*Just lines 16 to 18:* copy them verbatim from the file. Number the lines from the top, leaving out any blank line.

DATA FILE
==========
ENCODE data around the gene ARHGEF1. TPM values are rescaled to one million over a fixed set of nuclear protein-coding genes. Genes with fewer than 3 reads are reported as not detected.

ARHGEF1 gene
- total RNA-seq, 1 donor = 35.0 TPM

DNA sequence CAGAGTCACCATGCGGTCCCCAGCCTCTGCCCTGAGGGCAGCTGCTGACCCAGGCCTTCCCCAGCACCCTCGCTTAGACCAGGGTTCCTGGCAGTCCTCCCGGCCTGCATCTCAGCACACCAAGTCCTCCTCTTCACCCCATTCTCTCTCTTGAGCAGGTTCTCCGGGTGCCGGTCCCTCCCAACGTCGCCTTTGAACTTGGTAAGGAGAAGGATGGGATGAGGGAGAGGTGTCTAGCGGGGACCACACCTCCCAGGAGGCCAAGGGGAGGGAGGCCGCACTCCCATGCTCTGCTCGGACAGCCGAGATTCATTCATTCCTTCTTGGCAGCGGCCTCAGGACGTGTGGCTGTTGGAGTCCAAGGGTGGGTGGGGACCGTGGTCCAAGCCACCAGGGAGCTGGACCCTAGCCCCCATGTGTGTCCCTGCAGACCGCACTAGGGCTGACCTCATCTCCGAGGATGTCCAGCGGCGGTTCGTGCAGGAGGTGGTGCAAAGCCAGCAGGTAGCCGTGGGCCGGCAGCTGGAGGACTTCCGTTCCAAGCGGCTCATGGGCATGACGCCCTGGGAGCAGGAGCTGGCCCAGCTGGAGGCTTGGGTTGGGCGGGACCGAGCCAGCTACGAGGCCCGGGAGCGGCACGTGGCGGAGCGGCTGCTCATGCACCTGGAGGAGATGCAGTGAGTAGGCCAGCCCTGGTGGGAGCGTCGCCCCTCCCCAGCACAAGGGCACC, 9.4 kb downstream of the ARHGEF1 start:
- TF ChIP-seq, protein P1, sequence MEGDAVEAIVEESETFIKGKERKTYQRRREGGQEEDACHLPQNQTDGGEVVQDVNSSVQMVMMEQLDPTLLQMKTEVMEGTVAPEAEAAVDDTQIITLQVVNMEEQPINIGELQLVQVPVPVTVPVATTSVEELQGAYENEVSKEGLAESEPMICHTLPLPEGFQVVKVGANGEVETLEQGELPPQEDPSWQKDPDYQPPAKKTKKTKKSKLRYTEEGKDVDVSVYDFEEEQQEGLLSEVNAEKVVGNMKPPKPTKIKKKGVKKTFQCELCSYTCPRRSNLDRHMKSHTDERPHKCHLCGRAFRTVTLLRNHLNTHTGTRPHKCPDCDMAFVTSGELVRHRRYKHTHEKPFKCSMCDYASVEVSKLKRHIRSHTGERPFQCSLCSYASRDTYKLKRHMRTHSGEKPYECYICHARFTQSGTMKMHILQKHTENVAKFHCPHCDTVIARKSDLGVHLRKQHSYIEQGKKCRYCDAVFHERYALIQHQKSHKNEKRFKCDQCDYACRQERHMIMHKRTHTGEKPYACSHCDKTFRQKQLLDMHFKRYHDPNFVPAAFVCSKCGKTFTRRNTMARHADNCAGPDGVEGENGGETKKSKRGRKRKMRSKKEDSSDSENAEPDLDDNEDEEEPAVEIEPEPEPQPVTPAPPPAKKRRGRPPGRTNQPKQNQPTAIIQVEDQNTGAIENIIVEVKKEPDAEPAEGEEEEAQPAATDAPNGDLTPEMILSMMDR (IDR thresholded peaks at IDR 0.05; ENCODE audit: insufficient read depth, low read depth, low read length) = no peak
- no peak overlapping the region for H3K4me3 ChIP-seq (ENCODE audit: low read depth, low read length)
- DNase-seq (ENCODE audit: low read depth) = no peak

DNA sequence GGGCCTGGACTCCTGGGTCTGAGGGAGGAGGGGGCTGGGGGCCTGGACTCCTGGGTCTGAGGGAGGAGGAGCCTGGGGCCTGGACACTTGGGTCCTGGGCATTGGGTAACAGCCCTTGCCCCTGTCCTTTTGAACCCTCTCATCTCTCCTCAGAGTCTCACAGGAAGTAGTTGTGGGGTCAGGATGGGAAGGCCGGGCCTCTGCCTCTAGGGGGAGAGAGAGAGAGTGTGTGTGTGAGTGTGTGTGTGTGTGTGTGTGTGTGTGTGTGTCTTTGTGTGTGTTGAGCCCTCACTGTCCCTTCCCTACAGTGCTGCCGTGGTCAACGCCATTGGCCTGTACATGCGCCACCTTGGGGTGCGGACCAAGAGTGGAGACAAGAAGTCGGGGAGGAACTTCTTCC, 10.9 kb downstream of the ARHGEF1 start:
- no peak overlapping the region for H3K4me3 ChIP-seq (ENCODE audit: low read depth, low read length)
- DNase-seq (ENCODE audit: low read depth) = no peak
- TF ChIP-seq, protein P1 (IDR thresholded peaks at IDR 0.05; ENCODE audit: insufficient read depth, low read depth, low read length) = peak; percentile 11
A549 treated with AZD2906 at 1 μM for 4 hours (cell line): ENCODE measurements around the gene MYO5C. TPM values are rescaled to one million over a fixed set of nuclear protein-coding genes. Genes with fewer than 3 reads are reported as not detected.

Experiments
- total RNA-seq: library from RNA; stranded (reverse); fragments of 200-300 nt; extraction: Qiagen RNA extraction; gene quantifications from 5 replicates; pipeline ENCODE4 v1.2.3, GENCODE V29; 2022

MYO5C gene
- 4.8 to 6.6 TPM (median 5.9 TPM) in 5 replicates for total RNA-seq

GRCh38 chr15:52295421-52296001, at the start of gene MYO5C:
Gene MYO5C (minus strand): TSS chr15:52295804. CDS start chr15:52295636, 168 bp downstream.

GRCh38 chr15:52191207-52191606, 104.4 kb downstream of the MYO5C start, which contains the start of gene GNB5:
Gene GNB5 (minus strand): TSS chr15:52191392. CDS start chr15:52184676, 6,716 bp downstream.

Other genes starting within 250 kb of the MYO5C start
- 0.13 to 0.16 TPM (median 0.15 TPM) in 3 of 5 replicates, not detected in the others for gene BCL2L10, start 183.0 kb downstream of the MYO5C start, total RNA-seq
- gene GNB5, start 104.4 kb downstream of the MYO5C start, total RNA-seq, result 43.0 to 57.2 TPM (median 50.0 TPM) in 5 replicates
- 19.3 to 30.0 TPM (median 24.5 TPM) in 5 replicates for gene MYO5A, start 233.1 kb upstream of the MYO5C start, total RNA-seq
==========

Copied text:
- 4.8 to 6.6 TPM (median 5.9 TPM) in 5 replicates for total RNA-seq

GRCh38 chr15:52295421-52296001, at the start of gene MYO5C:
Gene MYO5C (minus strand): TSS chr15:52295804. CDS start chr15:52295636, 168 bp downstream.